|Publication number||US4980227 A|
|Application number||US 07/203,718|
|Publication date||25 Dec 1990|
|Filing date||2 Jun 1988|
|Priority date||3 Jun 1987|
|Publication number||07203718, 203718, US 4980227 A, US 4980227A, US-A-4980227, US4980227 A, US4980227A|
|Inventors||Keji Sekiguchi, Takashi Fukushima|
|Original Assignee||Diatex Co., Ltd.|
|Export Citation||BiBTeX, EndNote, RefMan|
|Patent Citations (5), Referenced by (80), Classifications (38), Legal Events (4)|
|External Links: USPTO, USPTO Assignment, Espacenet|
(1) Field of the Invention
The present invention relates to a netlike sheet wide by utilizable as a material for making, for example, light shielding nets, sheets for civil engineering applications, sheets for fruit containers, sheets for drying cereals, and various kinds of reinforcing materials, and to a method for producing a multilayer yarn for making such netlike sheet.
(2) Prior Art
It has been known that woven fabrics can be produced from multilayer yarns composed of stretched yarns of thermoplastic synthetic resins provided thereon with layers of thermoplastic synthetic resins which have a melting point lower than that of the thermoplastic synthetic resin used in making the stretched yarn. For instance, Japanese Utility Model Publication No. 53-49902 discloses a process in which a woven fabric is woven from multilayer yarns of this type and the outer thermoplastic synthetic resin layers are heated to a temperature higher than the melting point hereof so that the multilayer yarns disposed as warp and weft are adhered to each other in a thermocompression bonding manner to obtain woven sheets.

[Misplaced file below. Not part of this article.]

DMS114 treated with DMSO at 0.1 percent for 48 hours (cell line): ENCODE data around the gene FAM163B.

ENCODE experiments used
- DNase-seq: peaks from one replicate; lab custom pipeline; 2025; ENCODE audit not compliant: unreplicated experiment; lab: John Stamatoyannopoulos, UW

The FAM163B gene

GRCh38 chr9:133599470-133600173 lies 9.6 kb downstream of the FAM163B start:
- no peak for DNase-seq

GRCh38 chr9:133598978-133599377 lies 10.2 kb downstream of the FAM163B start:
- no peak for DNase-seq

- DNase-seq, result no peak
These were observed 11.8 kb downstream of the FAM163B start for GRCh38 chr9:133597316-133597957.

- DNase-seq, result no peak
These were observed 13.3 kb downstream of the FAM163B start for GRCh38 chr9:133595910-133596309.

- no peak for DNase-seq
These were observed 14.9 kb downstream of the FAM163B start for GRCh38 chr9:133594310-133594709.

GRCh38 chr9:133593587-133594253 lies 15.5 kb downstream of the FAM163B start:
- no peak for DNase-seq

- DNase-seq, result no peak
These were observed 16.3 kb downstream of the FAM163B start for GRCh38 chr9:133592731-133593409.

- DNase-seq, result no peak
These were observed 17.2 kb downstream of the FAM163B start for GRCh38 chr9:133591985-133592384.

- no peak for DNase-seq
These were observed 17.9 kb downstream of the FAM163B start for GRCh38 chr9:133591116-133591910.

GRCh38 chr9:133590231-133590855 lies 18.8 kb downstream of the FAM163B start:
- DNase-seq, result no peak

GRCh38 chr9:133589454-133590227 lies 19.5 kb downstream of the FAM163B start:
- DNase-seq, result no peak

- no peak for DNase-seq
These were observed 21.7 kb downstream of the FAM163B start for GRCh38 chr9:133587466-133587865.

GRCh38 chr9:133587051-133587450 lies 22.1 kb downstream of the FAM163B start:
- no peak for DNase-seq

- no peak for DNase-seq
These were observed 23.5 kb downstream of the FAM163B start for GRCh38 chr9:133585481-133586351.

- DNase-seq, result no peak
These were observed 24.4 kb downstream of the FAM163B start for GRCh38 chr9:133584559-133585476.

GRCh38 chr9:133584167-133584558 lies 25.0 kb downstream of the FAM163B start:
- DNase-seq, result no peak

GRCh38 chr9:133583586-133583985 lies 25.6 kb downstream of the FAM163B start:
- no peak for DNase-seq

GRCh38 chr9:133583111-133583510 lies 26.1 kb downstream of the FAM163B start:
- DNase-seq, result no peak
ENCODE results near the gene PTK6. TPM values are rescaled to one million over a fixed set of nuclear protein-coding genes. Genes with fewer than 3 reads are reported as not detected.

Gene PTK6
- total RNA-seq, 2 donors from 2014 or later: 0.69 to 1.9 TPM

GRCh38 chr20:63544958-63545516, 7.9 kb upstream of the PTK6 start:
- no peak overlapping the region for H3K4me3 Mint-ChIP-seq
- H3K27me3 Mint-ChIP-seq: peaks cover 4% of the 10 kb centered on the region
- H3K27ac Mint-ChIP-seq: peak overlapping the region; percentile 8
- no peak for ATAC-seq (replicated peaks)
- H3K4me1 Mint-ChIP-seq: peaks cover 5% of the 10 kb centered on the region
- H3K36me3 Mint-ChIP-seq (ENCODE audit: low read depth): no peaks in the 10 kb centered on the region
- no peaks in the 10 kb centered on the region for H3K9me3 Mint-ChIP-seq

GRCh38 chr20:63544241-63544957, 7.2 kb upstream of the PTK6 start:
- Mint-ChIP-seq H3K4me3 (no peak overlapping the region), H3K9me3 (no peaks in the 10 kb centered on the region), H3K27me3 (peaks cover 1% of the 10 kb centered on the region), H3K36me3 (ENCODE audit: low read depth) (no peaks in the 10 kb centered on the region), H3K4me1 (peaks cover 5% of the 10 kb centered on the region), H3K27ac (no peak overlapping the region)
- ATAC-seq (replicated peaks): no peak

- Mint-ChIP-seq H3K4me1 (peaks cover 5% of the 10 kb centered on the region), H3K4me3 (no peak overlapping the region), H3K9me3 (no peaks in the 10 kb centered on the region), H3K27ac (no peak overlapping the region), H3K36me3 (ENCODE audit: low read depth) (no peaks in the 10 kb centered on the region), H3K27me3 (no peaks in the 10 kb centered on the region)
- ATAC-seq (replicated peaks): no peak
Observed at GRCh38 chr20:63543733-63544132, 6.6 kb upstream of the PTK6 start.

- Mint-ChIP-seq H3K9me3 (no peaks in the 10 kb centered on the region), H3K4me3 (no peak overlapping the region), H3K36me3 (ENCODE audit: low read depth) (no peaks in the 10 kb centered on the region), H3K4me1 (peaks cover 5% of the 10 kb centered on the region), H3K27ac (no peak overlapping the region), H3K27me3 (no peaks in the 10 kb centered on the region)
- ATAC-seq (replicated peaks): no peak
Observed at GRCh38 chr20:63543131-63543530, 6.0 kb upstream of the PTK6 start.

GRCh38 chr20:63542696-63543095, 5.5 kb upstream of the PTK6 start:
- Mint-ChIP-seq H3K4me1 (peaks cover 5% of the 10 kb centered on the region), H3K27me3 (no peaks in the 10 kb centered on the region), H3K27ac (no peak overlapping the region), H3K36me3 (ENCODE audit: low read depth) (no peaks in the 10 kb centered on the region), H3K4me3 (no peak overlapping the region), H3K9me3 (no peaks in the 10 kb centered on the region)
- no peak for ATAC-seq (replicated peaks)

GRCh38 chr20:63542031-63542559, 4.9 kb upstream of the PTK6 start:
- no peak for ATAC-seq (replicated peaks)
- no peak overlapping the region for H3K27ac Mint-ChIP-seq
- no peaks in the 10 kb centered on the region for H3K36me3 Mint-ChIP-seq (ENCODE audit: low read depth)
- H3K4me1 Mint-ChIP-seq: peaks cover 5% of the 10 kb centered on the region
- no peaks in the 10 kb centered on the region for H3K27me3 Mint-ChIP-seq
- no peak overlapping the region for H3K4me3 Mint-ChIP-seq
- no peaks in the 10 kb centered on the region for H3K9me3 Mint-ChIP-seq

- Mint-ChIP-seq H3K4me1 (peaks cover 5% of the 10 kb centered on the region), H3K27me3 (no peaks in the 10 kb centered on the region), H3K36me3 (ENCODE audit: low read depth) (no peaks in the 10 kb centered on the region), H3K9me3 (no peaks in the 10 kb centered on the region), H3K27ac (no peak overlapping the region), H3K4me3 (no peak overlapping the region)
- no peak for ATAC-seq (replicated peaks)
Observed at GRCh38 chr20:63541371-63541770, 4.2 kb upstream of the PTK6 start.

The warp and weft yarns used in such process are composed of multilayer yarns each of which comprises a stretched yarn disposed at the interior thereof and, therefore, the woven sheets produced therefrom are too low in stiffness for use as light shielding nets, sheets for civil engineering applications and various reinforcing materials. Moreover, the low strength creates problems concerning deforming of the woven fabrics during weaving of the yarns into fabrics and/or storing the same, which in turn results in low yield.
In order to eliminate the foregoing problems, it would seem effective to increase the thickness of the stretched yarns and low melting theremoplastic synthetic resin layers constituting the warp and weft yarns. However, such a method is not effective for imparting the desired stiffness to these yarns. This is because if thick stretched yarns should be prepared by the method, non-uniform multilayer yarns would be obtained.
Accordingly, a primary object of the present invention is to provide a netlike sheet having good stiffness and excellent retention of sheet-like shape.
Another object of the present invention is to provide a method for effectively producing multilayer yarns for use in making such a netlike sheet.